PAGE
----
Essex County Fire and Rescue Service is urging residents in Essex to keep safe this bonfire and fireworks season.
With many organised events cancelled, emergency services are preparing for a busier night than usual as people celebrate in their own gardens. We are asking everyone to show RESPECT this Firework Night.
Respect the Firework
Will Newman Head of Prevention, said: “While most people use fireworks responsibly, in the wrong hands they can cause serious injury. Remember that fireworks are explosives and should be treated with great respect and care. We don’t want you to remember November 5th for the wrong reasons and especially this year, we do not want to put extra pressure on the emergency services.
“Fireworks should be treated with respect and only used in accordance with the manufacturer’s instructions and the Firework Code.
The Firework Code:-
Plan your firework display to make it safe and enjoyable, and ensure it finishes before 11pm (12pm on Nov 5th)
Only buy fireworks which carry the CE mark, keep them in a closed box and use them one at a time
Read and follow the instructions on each firework using a torch if necessary
Light the firework at arm’s length with a taper and stand well back
Keep naked flames, including cigarettes, away from fireworks
Never return to a firework once it has been lit
Don’t put fireworks in pockets and never throw them
Direct any rocket fireworks well away from spectators
Don’t build bonfires, they can spread out of control very quickly
Always supervise children around fireworks
Respect the Emergency Services
We are currently amidst a global pandemic and we are asking people not to take risks, putting additional pressures on our emergency services.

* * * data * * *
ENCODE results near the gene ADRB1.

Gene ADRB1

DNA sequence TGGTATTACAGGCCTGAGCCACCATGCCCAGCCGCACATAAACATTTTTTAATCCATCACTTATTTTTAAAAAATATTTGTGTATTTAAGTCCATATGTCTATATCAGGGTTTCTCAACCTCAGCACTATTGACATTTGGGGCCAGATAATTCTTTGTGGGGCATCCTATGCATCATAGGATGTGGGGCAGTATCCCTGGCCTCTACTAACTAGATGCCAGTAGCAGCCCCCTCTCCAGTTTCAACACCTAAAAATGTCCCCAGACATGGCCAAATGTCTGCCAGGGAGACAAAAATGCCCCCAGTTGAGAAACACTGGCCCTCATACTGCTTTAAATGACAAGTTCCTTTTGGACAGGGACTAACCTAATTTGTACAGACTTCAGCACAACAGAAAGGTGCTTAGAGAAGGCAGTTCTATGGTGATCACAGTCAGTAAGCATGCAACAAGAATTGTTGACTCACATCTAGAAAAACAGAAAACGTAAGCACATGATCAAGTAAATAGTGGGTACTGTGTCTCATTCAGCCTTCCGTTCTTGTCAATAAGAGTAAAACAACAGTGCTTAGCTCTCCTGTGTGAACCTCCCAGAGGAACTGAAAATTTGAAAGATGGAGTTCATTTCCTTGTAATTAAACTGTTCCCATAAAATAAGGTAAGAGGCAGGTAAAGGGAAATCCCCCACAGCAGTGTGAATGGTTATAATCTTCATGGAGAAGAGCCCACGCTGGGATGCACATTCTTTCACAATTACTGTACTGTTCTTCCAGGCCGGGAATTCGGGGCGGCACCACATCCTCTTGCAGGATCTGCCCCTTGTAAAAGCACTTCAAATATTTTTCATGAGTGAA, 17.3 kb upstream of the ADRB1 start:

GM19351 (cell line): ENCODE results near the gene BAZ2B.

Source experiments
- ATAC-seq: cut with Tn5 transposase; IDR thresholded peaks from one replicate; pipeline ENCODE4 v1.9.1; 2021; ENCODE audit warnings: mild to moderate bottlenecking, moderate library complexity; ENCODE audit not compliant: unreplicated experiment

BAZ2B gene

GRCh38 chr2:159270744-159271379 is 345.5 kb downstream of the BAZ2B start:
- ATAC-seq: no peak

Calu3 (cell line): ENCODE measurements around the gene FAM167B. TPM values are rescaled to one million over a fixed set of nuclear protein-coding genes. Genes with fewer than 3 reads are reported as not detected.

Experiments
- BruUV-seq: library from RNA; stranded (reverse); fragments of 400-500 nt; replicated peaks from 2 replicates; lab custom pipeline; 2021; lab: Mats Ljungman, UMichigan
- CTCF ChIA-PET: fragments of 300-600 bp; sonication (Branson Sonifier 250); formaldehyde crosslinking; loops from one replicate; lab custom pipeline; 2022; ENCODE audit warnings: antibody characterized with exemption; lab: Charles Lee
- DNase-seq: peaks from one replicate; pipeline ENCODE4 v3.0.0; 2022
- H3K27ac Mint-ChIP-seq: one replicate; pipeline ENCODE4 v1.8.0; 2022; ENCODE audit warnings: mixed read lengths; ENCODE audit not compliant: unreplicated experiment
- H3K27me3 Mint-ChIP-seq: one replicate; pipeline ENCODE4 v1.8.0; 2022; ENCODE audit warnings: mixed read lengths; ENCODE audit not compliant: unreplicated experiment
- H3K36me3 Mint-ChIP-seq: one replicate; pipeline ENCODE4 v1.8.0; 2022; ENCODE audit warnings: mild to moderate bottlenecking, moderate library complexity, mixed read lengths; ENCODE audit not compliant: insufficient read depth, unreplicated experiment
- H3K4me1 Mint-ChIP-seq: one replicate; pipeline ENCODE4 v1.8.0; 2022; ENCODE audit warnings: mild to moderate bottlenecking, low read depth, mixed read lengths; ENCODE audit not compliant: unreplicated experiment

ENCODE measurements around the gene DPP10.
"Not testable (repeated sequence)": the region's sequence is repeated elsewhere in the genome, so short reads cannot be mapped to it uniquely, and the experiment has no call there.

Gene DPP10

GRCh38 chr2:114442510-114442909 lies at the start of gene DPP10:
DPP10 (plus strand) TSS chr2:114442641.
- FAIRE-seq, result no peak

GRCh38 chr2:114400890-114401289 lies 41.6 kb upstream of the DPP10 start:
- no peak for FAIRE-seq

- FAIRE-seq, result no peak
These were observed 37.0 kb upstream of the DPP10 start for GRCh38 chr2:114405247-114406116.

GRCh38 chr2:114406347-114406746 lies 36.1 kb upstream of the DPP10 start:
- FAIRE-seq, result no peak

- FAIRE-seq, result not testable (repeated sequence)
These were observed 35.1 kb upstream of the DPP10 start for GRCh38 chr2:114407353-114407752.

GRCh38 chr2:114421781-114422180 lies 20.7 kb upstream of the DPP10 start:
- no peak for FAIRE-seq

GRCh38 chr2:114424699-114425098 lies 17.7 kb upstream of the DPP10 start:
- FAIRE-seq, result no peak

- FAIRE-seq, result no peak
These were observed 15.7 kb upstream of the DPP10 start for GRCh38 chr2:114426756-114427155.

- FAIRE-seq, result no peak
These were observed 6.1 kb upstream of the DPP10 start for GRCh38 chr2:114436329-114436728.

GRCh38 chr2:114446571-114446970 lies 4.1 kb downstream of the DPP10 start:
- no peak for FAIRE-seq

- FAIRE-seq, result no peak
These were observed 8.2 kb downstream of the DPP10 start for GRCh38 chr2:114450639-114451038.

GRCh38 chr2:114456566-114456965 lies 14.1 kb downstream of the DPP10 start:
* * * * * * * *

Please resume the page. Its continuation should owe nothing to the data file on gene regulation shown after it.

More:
Marcus Bailey, Chief Operating Officer, East of England Ambulance Service said:
“Celebrating Halloween and Bonfire Night will look different for many people this year, however, our important messages remain: we would ask everyone to enjoy themselves safely, think of others, think hands, face and space in line with Government advice.
“It may not be possible to attend an organised fireworks event this year, so please be extra careful if you choose to have a firework display at home in line with COVID government guidance.
“Be mindful of the cold weather, it’s important to wrap up, especially for the very young or elderly.
“Please stay safe and help keep our staff free to look after those patients who need us most.”
Martin Palmer from the Children’s Burns Club said:
“You can avoid injuries by following the Fireworks Code, but if an accident does occur – remember;
- Cool the burn with running cold tap water for 20 minutes and remove all clothing and jewellery (unless it is melted or firmly stuck to the wound).
- Call for help for any burn larger than a 50p coin: 999, 111 or local GP for advice.
- Cover with cling film or a sterile, nonfluffy dressing or cloth. Make sure the patient is kept warm.
Respect your neighbours
Fireworks can frighten people and animals. The elderly and children are frequently scared and intimidated by firework noise. After all, fireworks are explosives. Tell your neighbours if you’re a planning on letting off fireworks and avoid purchasing really noisy ones.
Fireworks can also cause a great deal of distress to animals. In a recent survey, 62% of dog owners reported their pets showing signs of distress during fireworks season, with 54% of cat owners experiencing the same. We are supporting RSPCA’s ‘Bang Out Of Order’ campaign, encouraging the responsible use of fireworks and the adoption of tighter regulations concerning their use.
Show some respect this Bonfire Night.